I am interested in acoustic communication patterns in mammals focusing mainly on conversation like “turn-taking” in social species. Many animal species and also humans, take rapidly alternating turns while engaging in a conversation. Communicational turn-taking in humans appears very early in infancy, before the appearance of coherent words. It is not unlikely that the basic conversational rules, as well as mechanisms for maintaining them during an interaction, are shared between humans and animals.

The meerkat research system provides a unique opportunity for investigating continuous vocal exchange interactions between identified individuals. I am focusing on calls that are given at non conflict situations and in which the turn taking patterns are less likely to become masked by the participants’ high arousal. This project has the potential of revealing the fine tuning of subtle vocal interactions. In addition, as the principles behind conversational rules are not concerned with “meaning”, they are likely precede complex syntax and phonology systems of language. The parallel between animal cooperative vocal interactions and human conversation on the level of coordination and speaker exchange monitoring, is intriguing.

paulHabitat mapping of Kuruman River Reserve and surrounding ranches


Department of Evolutionary Biology and Environmental Studies
University of Zurich


Contact: paul.haverkamp@ieu.uzh.ch


My research interests focus on wildlife habitat utilization and distribution and I am using my background in remote sensing to develop a habitat map for the Kuruman River Reserve. I am using Landsat imagery along with GPS points and associated pictures taken from these points to classify and verify different habitat types important for the various species around the reserve, including meerkats, pied babblers, tortoises, ground squirrels, and more. Using this map, I plan to investigate the landscape of fear for meerkats, by examining different predator pressures and how anti-predator behaviours change in the different habitats. I am also interested in the acoustic landscape of the reserve, and how meerkats change call structure depending on the different habitats and vegetation.

ginaTerritory defence in Meerkats: The influence of group size on investments


Department of Evolutionary Biology and Environmental Studies

University of Zurich


Contact: gina.moergeli@uzh.ch


To see how group size can influence the defensive behaviour, meerkats (Suricata suricatta) provide a unique opportunity. In this species, beside the intensity of scent marking, inspection of scent and the amount and duration of recruitment calls, as well as the change in post-inspectional movement and behavioural patterns are an indication for the degree of investment. In my MSc research I am assessing how group size influences the reaction to intruders.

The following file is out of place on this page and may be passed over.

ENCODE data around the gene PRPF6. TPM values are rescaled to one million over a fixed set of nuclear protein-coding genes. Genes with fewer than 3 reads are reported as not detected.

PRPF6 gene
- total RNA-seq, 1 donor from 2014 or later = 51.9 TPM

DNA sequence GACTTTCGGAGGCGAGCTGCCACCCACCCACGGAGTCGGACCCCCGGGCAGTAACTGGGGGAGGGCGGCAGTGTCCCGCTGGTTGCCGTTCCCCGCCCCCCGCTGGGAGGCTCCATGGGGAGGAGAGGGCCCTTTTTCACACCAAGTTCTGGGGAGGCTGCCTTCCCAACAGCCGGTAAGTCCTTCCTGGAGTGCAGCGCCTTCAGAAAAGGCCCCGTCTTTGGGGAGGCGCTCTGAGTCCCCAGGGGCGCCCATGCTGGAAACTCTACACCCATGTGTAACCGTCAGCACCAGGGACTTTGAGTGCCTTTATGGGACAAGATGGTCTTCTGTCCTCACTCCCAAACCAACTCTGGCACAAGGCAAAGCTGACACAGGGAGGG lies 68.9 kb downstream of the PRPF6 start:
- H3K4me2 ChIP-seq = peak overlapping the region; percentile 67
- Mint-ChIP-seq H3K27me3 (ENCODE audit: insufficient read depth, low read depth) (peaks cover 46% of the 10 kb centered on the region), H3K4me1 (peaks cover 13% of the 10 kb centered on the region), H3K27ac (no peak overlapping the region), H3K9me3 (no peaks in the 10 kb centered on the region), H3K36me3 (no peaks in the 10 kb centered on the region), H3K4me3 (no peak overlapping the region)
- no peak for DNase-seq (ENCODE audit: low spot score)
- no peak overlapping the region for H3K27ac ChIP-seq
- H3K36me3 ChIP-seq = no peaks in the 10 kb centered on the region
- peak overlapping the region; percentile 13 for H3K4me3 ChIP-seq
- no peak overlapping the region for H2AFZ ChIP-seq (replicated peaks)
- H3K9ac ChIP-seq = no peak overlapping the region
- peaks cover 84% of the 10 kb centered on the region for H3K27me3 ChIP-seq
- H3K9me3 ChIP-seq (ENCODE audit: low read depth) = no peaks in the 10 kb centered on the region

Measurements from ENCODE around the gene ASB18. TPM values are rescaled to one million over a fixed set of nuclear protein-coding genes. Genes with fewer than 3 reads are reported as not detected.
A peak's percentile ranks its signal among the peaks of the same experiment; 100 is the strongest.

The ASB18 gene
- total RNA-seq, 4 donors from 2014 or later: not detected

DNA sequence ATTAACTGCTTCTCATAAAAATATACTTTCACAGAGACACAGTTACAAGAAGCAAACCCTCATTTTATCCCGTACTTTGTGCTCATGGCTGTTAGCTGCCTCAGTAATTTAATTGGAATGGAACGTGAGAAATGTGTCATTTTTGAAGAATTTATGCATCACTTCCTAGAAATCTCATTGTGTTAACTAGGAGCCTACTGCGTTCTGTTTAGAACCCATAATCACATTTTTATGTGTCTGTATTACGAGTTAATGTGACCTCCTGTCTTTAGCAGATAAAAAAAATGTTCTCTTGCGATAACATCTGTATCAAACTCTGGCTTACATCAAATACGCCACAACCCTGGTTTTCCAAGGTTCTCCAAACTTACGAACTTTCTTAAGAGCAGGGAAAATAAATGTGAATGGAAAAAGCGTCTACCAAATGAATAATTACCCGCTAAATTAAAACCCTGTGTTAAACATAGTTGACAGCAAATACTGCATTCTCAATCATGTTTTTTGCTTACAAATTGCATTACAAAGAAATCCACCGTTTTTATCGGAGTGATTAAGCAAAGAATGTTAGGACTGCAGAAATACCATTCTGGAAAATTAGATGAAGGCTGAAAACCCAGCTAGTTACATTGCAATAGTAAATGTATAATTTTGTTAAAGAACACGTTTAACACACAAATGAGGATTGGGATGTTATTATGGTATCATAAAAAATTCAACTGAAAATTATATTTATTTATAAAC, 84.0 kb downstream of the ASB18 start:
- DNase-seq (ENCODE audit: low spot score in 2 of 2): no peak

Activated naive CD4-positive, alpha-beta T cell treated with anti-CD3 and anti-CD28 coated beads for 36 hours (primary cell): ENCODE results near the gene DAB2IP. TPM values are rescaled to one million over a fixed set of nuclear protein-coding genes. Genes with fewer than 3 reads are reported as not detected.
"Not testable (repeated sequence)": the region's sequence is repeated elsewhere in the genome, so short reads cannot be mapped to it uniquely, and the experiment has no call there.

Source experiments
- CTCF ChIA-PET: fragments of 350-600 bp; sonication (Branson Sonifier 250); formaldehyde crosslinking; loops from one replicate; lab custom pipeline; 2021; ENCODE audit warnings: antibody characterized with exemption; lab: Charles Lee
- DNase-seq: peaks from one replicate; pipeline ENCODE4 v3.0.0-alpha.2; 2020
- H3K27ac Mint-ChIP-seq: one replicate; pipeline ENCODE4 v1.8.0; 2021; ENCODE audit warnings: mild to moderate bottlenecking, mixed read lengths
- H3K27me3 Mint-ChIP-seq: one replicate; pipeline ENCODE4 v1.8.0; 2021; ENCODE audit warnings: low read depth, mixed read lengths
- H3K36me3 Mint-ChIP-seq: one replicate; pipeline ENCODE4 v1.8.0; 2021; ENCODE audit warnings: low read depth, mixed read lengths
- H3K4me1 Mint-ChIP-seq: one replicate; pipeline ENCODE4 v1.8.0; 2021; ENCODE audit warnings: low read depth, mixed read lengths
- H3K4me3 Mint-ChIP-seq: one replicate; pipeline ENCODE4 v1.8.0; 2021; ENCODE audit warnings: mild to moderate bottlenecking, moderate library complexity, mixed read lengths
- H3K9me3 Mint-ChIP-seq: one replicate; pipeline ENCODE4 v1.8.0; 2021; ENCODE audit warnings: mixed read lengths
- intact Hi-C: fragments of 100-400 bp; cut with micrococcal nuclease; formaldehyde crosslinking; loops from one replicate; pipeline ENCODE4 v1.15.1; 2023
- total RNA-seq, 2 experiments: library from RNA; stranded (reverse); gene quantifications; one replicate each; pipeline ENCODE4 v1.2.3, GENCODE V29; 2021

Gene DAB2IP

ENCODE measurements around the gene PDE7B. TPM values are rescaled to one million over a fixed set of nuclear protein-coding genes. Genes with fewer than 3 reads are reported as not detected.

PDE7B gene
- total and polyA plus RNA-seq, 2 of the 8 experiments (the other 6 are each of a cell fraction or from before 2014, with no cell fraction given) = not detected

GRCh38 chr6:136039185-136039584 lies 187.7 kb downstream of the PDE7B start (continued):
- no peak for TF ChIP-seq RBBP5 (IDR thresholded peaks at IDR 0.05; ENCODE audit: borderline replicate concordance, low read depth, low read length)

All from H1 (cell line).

During a six month period I collect data on natural occuring marking behaviour on dominant and subordinate individuals in different sized groups at the Kalahari Meerkat Project. In addition, I conduct scent mark presentations, comparing the reaction to scent at the periphery against the centre of the territory, and check for the impact of the opponents group composition (groups vs. roving males). Furthermore, I analyse longterm adlib data of the KMP on marking behaviour (location and frequency) and how this relates to group size and other social and ecological factors.

arianaCommunication and collective movement in meerkats


Department of Migration and Immuno-Ecology, Max Planck Institute for Ornithology, Radolfzell, Germany

Department of Evolutionary Biology and Environmental Studies, University of Zurich, Zurich, Switzerland

Contact: arianasp@gmail.com


From fish schools to bird flocks, many animals move together in groups. Recent research has shown that complex and coordinated movement patterns can emerge if individuals follow surprisingly simple rules – for example being attracted to and aligning with nearby group members. However, for many animal species, particularly those that live in stable social groups, the decisions individuals make may also be shaped by the long-term social relationships between individuals, and by the communication strategies they employ. I am interested in how both acoustic communication and social relationships affect the movement decisions of individuals and the resulting movement dynamics of entire groups. I am using meerkats as a model system to explore this question.

Meerkat groups remain together as they forage over large distances, using vocalizations to help coordinate movement. Using small tags that combine GPS and audio, I plan to collect data on the fine-scale movements and vocalizations of all individuals within meerkat groups as they forage together. I am interested in determining what rules govern where individuals move, including how meerkats’ vocalizations allow them to coordinate movement, and whether certain individuals have disproportionate influence over where the group goes. At a larger scale, I am also interested in determining what factors drive the movement decisions of entire groups, including habitat features, food distribution, predators, inter-group interactions,and memory.